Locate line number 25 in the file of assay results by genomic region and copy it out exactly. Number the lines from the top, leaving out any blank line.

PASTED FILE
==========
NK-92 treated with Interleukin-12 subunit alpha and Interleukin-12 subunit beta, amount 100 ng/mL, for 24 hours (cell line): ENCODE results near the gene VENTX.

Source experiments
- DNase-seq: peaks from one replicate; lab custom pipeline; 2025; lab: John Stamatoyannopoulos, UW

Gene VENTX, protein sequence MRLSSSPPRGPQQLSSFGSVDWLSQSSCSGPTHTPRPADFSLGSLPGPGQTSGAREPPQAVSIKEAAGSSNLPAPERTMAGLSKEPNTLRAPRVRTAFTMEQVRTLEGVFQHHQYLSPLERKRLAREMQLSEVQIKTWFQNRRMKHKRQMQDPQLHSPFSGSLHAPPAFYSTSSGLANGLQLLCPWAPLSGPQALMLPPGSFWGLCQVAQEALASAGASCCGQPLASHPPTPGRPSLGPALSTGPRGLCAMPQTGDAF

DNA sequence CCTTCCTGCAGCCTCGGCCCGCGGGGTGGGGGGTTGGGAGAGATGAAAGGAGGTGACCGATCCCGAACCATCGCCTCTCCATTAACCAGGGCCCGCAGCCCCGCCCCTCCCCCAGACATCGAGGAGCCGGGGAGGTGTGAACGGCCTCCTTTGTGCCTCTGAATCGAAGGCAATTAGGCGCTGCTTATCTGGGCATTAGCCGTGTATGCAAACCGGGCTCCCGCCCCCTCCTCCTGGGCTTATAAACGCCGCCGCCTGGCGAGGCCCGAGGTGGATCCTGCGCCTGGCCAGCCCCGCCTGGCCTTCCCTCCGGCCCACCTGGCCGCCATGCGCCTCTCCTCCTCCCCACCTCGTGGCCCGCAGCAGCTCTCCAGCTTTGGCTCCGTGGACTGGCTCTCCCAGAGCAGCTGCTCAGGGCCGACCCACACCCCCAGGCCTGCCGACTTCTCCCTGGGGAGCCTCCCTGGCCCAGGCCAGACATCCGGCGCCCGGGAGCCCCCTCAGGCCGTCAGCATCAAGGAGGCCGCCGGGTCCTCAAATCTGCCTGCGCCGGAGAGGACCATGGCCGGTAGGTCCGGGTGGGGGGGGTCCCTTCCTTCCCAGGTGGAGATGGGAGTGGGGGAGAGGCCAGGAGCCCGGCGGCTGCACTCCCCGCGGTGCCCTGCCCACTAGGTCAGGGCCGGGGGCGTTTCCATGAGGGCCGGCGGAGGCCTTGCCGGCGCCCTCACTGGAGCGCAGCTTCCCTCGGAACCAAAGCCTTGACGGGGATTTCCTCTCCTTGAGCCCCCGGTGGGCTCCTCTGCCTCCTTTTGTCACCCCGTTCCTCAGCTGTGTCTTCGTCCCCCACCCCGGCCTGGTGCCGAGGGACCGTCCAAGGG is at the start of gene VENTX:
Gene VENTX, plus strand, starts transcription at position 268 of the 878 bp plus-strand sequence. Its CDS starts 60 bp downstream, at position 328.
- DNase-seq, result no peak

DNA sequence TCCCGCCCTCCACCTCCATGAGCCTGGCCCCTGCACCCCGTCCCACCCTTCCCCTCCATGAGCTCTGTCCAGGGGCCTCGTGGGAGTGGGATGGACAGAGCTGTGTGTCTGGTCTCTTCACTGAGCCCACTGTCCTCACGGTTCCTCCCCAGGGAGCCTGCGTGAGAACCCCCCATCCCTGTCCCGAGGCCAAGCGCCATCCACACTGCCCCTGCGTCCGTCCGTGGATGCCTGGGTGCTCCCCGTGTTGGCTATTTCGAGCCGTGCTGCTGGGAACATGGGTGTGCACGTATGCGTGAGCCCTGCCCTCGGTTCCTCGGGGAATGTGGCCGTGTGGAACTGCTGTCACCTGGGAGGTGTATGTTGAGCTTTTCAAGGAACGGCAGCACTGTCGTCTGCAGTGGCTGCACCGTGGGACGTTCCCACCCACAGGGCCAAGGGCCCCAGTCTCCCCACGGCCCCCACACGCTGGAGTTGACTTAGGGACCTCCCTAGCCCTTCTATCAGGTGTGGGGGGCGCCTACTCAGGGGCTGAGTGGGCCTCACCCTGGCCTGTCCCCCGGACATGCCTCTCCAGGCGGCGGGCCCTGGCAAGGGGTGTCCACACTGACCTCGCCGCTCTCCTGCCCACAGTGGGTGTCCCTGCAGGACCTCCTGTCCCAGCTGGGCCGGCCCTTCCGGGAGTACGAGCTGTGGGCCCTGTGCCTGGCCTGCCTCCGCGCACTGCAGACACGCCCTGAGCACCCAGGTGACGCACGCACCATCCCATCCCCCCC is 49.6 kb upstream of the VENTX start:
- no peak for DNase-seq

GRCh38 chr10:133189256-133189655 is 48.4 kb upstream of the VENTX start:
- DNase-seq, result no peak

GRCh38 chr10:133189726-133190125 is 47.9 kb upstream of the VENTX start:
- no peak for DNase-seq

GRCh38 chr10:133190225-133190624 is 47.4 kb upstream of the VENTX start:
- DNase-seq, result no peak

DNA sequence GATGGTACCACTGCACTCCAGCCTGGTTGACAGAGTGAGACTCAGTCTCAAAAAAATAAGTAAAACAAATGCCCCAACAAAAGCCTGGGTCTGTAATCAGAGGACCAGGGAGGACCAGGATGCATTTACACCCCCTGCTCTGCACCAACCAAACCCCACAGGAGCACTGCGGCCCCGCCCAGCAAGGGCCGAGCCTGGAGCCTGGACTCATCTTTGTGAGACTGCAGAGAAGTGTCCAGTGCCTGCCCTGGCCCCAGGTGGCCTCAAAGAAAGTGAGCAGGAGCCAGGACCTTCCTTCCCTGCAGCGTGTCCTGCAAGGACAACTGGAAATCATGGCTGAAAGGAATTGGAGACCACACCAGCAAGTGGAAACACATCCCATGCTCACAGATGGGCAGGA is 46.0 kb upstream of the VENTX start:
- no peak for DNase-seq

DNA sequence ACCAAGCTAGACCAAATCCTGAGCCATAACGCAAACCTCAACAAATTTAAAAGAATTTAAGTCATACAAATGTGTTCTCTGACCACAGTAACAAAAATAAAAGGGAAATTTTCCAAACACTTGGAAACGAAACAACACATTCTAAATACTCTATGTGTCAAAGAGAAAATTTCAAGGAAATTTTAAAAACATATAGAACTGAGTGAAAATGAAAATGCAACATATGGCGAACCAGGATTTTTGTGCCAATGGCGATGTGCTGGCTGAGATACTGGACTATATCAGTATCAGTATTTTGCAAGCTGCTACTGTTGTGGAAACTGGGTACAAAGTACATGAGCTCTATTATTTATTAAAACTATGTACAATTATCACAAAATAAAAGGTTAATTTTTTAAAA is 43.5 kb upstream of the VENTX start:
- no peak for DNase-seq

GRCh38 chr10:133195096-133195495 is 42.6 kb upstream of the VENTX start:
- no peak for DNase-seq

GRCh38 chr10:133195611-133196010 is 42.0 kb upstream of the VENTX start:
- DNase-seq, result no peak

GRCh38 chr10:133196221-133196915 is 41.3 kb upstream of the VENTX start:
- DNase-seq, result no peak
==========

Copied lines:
- DNase-seq, result no peak